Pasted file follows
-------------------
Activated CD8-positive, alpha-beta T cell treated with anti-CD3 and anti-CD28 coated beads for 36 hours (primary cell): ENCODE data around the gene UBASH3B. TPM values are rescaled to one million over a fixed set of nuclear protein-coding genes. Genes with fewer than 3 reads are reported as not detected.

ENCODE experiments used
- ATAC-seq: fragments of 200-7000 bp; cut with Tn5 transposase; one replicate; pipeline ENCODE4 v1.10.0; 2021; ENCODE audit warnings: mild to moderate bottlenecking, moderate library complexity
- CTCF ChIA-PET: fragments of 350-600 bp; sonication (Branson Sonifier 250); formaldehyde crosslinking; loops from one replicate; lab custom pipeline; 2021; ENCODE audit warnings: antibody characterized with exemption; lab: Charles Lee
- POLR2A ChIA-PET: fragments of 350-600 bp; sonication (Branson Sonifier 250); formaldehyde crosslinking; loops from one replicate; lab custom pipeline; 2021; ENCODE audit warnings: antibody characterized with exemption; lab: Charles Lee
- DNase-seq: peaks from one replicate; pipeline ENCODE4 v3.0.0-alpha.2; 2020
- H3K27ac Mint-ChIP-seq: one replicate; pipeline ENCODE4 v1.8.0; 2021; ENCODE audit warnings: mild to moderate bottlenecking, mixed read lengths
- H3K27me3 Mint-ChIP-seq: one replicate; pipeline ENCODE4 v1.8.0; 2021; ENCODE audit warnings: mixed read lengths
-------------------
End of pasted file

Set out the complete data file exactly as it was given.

Activated CD8-positive, alpha-beta T cell treated with anti-CD3 and anti-CD28 coated beads for 36 hours (primary cell): ENCODE data around the gene UBASH3B. TPM values are rescaled to one million over a fixed set of nuclear protein-coding genes. Genes with fewer than 3 reads are reported as not detected.

ENCODE experiments used
- ATAC-seq: fragments of 200-7000 bp; cut with Tn5 transposase; one replicate; pipeline ENCODE4 v1.10.0; 2021; ENCODE audit warnings: mild to moderate bottlenecking, moderate library complexity
- CTCF ChIA-PET: fragments of 350-600 bp; sonication (Branson Sonifier 250); formaldehyde crosslinking; loops from one replicate; lab custom pipeline; 2021; ENCODE audit warnings: antibody characterized with exemption; lab: Charles Lee
- POLR2A ChIA-PET: fragments of 350-600 bp; sonication (Branson Sonifier 250); formaldehyde crosslinking; loops from one replicate; lab custom pipeline; 2021; ENCODE audit warnings: antibody characterized with exemption; lab: Charles Lee
- DNase-seq: peaks from one replicate; pipeline ENCODE4 v3.0.0-alpha.2; 2020
- H3K27ac Mint-ChIP-seq: one replicate; pipeline ENCODE4 v1.8.0; 2021; ENCODE audit warnings: mild to moderate bottlenecking, mixed read lengths
- H3K27me3 Mint-ChIP-seq: one replicate; pipeline ENCODE4 v1.8.0; 2021; ENCODE audit warnings: mixed read lengths